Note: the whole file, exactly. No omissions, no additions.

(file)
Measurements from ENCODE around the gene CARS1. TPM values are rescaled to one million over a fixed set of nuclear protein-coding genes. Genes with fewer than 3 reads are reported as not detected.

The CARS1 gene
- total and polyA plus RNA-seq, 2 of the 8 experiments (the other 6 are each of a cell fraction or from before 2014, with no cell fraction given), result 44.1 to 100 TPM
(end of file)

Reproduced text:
Measurements from ENCODE around the gene CARS1. TPM values are rescaled to one million over a fixed set of nuclear protein-coding genes. Genes with fewer than 3 reads are reported as not detected.

The CARS1 gene
- total and polyA plus RNA-seq, 2 of the 8 experiments (the other 6 are each of a cell fraction or from before 2014, with no cell fraction given), result 44.1 to 100 TPM